The story of Mike Tyson. From his early days as a 12 year old amateur with a powerful punch, to the undisputed title of "Heavyweight Champion of the World", and ultimately to his conviction... See full summary »
George C. Scott,
Michael Jai White
Don King is involved in two fistfights that result in the deaths of his combatants, and, after serving prison time, enters the world of professional boxing. Chatty, with a memorable head of hair, King becomes the promoter for Muhammad Ali and other champions, and he stages lucrative boxing spectacles in the Philippines, Zaire, Atlantic City, Reno and Las Vegas. Despite King's success, he's beset by critics who say he cons his fighters out of their ring earnings.Written by
When accepting the Golden Globe for "Best Actor In A Miniseries or Made For TV Movie" a tearful Ving Rhames called fellow nominee Jack Lemmon onstage and praised him for being such an inspiration. He then shocked the audience, as well as Lemmon, by giving him the award. See more »
[about Mike Tyson biting off Evander Holyfield's ear]
Y'all probably blame me for that. If it were Bob Aram, you'd say, 'There was nothing he could do.' But you blame me, black devil motherfucker. Let me tell you something: Tyson will be heavyweight champ again. And this time, you'll pay twice as much to see it. Why? Because y'all part of the same hypocrisy.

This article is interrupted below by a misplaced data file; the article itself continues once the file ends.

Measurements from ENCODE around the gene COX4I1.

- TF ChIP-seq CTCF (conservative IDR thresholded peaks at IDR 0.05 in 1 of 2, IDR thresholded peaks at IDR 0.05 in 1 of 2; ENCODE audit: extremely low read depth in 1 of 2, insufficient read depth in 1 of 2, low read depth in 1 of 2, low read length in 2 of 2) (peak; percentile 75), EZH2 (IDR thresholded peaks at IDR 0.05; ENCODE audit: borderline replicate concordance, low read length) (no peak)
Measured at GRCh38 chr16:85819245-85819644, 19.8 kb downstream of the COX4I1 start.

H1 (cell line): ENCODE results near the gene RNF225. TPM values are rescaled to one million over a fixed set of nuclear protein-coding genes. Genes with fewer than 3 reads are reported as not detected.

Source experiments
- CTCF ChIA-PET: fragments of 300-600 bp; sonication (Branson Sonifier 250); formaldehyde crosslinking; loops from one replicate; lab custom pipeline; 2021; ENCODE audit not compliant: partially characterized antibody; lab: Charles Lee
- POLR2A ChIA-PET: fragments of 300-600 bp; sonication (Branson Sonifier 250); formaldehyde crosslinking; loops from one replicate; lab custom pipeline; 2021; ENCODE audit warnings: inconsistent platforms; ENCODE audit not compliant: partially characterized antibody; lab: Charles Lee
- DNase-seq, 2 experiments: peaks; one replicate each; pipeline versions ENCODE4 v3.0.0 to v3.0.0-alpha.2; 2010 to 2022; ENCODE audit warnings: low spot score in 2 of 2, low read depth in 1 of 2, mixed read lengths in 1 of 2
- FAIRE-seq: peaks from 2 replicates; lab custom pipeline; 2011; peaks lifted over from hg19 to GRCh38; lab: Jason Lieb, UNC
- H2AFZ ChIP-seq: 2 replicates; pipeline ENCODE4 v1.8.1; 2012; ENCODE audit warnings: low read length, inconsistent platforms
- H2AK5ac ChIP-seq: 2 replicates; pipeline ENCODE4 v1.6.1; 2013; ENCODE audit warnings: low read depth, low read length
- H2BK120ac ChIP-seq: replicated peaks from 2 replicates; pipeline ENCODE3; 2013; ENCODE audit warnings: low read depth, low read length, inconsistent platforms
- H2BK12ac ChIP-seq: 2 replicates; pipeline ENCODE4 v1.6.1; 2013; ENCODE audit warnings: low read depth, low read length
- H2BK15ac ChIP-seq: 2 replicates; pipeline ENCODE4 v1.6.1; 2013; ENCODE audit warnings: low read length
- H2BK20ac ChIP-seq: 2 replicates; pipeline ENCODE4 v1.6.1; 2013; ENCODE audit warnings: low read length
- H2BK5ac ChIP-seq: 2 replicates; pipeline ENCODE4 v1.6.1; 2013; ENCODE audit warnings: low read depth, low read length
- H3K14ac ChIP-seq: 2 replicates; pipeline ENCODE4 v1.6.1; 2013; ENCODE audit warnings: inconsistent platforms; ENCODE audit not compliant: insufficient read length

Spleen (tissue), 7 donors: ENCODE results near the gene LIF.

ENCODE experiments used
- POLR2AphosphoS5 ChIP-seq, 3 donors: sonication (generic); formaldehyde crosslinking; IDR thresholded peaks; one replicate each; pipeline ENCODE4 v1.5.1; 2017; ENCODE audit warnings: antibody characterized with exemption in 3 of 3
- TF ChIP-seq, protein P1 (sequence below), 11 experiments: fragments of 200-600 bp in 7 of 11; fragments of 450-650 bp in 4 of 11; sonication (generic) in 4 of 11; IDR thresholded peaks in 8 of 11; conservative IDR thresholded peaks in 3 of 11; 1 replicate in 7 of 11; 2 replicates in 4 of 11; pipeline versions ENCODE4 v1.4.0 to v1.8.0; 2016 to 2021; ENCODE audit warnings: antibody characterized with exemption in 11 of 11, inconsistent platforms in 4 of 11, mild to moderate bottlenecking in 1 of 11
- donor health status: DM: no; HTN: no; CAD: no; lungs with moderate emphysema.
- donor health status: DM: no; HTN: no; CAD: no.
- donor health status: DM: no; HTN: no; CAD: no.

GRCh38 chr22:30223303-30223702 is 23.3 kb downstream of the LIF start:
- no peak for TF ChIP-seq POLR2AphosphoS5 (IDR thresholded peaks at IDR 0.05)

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The credits end with Don King proclaiming "It's me, baby!". See more »
The life of boxing promoter Don King was/is so varied and complicated that I would have thought that a low budget TV movie would struggle with it. But hats off to the producers and HBO, while not having fortunes to spend they have covered most of it competently and in Ving Rhames they have a fantastic star performance. In fact it is hard to tell him from the real thing!
As we know, boxing has a seamy side, but King seems to the kind of person that pushes the boundaries of even this biz. His silver tongue (he did a lot of reading in prison) tricks many a young boxer in to signing or doing what he wants.
From jailhouse to courthouse to penthouse Don has a quality that many an eel would admire. Somehow he always comes back from any setback and seems to be able to actually to turn anything to his own advantage. If you didn't know a lot of this was true you would call it over-the-top!
His early life as a numbers runner is not glossed over, although he portrays himself as being in the "hope business" and doing people a big favour. Even in charity he thinks of only one thing - himself.
This is great black (in more senses than one) comedy and provides many belly laughs - his treatment of Larry Holmes is a gem, even turning up with a contract on this honeymoon!
You don't have to be a boxing fan to enjoy this movie, but it helps. Boxing scenes are well recreated and the star performance by Rhames (who usually plays straight-ahead bad guy roles) is worth tuning in for all by itself. Very enjoyable and far more entertaining than many boxing films with several times the budget.
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